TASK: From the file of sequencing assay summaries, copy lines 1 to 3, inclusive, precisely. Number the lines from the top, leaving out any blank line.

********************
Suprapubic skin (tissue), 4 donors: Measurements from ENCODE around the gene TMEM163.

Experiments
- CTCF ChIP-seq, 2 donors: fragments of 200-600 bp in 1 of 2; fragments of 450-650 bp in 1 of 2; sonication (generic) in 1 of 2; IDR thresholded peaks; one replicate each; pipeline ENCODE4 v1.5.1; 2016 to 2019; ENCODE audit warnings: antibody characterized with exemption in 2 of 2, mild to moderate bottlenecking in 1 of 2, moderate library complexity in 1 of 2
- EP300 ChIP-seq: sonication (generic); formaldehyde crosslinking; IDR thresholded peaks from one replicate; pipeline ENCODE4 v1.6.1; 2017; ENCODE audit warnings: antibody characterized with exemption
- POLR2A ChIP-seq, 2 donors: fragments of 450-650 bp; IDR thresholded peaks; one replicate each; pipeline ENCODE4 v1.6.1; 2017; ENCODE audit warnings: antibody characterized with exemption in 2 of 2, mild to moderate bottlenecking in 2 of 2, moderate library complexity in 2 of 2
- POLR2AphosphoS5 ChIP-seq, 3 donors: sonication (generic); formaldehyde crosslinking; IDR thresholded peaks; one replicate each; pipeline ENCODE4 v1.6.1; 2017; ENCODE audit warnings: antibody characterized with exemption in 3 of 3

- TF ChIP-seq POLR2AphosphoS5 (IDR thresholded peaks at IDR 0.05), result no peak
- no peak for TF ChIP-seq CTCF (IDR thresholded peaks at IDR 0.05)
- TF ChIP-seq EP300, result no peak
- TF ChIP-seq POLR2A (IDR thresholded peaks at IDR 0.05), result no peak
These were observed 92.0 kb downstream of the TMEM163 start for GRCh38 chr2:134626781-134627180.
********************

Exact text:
Suprapubic skin (tissue), 4 donors: Measurements from ENCODE around the gene TMEM163.

Experiments
- CTCF ChIP-seq, 2 donors: fragments of 200-600 bp in 1 of 2; fragments of 450-650 bp in 1 of 2; sonication (generic) in 1 of 2; IDR thresholded peaks; one replicate each; pipeline ENCODE4 v1.5.1; 2016 to 2019; ENCODE audit warnings: antibody characterized with exemption in 2 of 2, mild to moderate bottlenecking in 1 of 2, moderate library complexity in 1 of 2